Take this medicine once a day, in the evening.
The liver produces its greatest amount of cholesterol when the body is at rest and when there is no dietary intake. For most
people, this is at night when asleep. Therefore, this medicine is more effective when taken in the evening. A good time would
be after your evening meal. However, it does not matter whether you take it before or after food.
Take this medicine at the same time each day. Taking it at the same time each day will have the best effect and will also
help you remember when to take it.
How long to take it for
Simvastatin helps to lower your cholesterol. It does not cure your condition. Therefore, you must continue to take it as directed
by your doctor if you expect to lower your cholesterol and keep it down. You may have to take cholesterol-lowering medicine
for the rest of your life. If you stop taking simvastatin, your cholesterol levels may rise again.
Make sure you have enough to last over weekends and holidays.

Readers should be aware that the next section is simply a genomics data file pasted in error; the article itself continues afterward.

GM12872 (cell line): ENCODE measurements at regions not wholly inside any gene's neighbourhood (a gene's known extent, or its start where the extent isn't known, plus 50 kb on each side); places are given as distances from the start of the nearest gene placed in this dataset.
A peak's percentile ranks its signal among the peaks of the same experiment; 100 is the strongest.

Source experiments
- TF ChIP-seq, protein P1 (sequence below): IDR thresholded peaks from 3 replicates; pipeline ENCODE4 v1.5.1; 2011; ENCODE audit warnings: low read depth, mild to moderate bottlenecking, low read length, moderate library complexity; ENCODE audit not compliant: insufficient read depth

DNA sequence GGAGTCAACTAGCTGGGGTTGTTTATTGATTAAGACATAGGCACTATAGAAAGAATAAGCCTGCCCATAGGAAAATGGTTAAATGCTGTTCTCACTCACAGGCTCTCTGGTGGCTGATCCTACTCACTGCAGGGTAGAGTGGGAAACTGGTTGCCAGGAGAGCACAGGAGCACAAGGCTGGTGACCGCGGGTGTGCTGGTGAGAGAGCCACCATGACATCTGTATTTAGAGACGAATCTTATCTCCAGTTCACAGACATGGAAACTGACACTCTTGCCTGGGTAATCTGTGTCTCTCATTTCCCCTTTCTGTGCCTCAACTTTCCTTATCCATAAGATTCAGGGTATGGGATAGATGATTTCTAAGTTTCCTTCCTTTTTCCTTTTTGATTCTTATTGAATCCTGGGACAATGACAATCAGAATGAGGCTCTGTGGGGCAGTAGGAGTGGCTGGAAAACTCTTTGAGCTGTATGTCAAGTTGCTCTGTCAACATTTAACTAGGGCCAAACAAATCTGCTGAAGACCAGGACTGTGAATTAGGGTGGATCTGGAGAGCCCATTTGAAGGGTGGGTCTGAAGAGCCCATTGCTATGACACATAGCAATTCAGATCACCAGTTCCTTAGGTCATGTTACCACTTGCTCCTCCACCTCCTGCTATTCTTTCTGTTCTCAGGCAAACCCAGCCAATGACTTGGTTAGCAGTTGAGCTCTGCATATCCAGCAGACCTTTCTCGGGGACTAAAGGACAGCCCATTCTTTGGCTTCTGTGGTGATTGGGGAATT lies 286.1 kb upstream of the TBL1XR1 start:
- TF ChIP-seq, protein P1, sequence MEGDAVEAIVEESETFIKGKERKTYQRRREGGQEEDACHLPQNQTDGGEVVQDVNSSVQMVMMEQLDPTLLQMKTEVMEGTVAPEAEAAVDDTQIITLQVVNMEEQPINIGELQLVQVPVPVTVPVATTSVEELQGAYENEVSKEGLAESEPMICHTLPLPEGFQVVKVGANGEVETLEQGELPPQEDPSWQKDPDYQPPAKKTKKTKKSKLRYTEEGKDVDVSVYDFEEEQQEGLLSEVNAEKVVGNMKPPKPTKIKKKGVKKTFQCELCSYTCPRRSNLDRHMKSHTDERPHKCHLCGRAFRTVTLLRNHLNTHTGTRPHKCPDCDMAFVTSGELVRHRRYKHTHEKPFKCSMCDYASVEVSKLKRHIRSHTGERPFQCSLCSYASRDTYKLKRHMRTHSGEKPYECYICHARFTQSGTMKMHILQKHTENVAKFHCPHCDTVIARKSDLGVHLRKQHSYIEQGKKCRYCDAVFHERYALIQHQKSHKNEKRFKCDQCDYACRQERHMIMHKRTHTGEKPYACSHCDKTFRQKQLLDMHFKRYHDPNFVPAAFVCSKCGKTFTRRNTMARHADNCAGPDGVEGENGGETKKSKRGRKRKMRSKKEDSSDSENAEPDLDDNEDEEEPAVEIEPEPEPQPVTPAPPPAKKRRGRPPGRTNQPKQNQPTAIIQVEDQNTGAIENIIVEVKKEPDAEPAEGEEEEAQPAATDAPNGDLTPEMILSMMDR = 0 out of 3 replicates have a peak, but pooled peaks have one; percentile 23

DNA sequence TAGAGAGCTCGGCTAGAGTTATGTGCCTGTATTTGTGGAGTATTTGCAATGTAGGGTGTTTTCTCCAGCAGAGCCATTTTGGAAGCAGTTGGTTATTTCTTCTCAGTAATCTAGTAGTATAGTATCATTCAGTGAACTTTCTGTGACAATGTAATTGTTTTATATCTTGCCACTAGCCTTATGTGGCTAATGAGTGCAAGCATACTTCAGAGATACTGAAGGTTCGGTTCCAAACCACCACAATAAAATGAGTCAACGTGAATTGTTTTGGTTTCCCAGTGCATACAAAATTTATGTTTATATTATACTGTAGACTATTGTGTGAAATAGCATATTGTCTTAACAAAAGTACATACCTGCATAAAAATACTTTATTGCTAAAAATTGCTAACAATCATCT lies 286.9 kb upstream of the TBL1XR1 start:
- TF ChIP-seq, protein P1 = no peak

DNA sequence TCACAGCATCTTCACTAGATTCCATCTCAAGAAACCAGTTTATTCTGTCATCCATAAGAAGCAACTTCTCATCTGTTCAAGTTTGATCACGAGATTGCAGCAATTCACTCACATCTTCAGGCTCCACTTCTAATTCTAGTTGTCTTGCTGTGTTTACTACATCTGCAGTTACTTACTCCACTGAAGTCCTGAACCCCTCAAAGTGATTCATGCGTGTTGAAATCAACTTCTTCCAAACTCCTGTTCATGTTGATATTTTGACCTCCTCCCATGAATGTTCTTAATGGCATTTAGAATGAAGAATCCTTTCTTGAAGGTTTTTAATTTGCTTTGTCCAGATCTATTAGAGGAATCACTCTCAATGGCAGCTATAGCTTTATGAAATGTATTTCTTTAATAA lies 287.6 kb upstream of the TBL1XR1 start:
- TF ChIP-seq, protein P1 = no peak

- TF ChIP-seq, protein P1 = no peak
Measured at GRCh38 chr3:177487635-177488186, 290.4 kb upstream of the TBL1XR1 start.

If you forget to take it
If it is almost time to take your next dose, skip the missed dose and take your next dose at the usual time. Otherwise take
it as soon as you remember and then go back to taking your medicine as you would normally.
Do not take a double dose to make up for missed doses.
This may increase the chance of unwanted side effects.
If you have trouble remembering to take your medicine, ask your pharmacist for some hints
If you take too much (overdose)
If you think that you or anyone else may have taken too much of this medicine, immediately telephone your doctor or the Poisons
Information Centre (Tel: 13 11 26 in Australia) for advice. Alternatively go to the Accident and Emergency Department at your
Do this even if there are no signs of discomfort or poisoning. You may need urgent medical attention.
While you are taking this medicine
Things you must do
Tell your doctor immediately if you experience any unexplained muscle pain, tenderness or weakness.
Stop taking your medicine and tell your doctor or go to a hospital immediately if you have dark or brown urine, together with
the symptoms above.
Tell your doctor immediately if you have a dry cough, problems breathing, have a temperature, lose weight and/or generally